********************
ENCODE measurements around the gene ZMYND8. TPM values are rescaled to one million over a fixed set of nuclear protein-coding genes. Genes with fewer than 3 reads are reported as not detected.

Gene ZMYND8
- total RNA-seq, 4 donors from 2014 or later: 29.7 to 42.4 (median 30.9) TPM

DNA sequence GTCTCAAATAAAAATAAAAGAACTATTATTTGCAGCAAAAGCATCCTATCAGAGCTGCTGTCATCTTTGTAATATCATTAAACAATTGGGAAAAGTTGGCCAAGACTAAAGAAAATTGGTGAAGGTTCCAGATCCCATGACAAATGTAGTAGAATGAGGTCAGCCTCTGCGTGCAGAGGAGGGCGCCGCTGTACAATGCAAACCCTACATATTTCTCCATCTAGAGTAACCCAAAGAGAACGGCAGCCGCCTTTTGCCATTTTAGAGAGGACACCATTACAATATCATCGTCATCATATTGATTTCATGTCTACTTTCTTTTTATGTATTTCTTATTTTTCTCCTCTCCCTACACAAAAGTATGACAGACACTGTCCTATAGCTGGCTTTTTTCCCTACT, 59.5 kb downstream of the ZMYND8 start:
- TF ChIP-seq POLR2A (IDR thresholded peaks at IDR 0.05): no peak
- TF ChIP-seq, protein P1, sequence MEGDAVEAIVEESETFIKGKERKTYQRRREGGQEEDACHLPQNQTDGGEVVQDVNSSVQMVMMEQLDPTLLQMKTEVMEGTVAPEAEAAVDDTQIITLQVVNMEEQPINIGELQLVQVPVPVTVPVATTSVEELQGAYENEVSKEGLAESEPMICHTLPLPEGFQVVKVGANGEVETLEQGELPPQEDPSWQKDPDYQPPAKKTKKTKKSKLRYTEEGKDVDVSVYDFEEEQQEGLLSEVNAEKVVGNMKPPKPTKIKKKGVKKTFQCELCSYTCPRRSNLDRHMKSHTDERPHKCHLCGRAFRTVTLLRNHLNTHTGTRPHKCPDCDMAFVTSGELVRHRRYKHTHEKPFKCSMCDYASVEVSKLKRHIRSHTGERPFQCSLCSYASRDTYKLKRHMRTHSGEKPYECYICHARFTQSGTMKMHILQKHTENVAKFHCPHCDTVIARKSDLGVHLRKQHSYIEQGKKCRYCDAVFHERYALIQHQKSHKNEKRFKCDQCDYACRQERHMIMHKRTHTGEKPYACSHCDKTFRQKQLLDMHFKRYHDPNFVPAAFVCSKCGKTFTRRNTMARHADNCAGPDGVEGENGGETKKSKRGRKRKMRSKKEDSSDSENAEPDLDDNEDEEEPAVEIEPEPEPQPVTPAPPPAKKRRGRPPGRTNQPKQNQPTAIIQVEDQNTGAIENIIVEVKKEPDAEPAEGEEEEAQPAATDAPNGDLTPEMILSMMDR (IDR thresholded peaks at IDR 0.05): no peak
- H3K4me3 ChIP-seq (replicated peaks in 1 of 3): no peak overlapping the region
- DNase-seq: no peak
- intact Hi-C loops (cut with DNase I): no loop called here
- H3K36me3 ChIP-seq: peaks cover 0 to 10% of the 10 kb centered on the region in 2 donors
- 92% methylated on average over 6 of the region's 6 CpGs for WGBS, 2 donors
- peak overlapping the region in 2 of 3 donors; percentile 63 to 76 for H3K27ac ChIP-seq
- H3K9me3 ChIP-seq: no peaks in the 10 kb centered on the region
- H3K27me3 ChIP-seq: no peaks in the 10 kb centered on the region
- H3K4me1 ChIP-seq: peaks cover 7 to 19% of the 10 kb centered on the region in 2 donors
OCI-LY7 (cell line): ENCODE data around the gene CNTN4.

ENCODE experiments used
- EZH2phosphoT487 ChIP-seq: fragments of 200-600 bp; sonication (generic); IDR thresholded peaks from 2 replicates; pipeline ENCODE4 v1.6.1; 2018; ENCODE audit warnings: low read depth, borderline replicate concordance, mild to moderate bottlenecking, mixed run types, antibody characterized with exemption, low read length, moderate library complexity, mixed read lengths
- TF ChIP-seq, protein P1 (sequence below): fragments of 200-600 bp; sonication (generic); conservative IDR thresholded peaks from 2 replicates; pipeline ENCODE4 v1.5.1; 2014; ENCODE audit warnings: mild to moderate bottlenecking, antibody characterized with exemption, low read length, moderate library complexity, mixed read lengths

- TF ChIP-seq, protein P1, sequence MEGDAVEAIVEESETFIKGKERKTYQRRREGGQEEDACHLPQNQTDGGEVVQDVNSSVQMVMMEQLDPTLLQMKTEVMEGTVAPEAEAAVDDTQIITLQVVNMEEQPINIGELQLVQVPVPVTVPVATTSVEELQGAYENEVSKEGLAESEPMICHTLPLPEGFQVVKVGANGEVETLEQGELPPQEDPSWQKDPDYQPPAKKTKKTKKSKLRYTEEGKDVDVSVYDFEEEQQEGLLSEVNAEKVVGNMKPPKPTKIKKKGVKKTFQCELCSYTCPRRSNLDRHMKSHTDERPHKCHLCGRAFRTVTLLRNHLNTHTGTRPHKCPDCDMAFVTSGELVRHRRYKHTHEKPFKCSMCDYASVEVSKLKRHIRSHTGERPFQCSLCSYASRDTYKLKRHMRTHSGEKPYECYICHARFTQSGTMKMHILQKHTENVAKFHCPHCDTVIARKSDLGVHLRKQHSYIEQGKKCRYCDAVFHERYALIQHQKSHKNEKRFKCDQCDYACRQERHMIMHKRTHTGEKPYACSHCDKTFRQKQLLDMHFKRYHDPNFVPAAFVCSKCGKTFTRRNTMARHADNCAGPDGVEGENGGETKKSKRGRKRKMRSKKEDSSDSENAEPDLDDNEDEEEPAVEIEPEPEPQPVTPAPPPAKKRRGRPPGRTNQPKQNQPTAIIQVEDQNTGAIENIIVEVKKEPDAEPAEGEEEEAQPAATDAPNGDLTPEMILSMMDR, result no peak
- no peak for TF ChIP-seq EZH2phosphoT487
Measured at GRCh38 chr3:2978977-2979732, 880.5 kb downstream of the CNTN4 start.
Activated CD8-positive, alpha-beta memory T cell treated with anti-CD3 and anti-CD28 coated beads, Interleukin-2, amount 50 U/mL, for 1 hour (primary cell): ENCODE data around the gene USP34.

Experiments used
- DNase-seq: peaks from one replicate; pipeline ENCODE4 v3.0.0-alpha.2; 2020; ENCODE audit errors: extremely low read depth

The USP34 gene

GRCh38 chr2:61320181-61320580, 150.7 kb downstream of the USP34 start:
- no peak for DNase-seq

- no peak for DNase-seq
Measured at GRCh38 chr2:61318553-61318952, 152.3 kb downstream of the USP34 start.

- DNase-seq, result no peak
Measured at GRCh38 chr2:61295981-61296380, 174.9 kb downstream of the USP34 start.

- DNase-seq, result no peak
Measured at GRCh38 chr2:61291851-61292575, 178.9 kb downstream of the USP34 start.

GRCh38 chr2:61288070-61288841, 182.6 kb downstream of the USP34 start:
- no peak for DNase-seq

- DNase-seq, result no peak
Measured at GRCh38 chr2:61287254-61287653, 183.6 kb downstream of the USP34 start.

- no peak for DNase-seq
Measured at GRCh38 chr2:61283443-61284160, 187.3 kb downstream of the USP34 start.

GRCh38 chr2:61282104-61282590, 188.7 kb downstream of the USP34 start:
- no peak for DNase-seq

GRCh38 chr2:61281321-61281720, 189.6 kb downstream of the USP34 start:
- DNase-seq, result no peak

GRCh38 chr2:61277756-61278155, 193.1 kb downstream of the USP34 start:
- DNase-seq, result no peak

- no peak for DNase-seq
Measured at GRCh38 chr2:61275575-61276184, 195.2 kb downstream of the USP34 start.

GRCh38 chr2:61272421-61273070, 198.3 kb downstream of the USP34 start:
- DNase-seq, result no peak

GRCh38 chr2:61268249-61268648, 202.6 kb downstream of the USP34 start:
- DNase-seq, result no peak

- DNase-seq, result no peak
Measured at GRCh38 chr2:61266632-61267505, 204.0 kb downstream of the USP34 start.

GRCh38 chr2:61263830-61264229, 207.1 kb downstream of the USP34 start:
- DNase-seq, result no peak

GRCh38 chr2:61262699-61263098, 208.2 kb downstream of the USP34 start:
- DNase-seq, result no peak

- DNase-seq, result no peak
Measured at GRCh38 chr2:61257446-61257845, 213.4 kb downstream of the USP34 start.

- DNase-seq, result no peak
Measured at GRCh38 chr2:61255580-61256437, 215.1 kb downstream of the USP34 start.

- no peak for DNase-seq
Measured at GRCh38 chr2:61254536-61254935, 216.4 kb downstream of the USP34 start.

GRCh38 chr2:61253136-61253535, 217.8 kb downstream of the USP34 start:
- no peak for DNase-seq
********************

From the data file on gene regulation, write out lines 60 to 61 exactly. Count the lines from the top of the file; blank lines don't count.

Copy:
Measured at GRCh38 chr2:61257446-61257845, 213.4 kb downstream of the USP34 start.

- DNase-seq, result no peak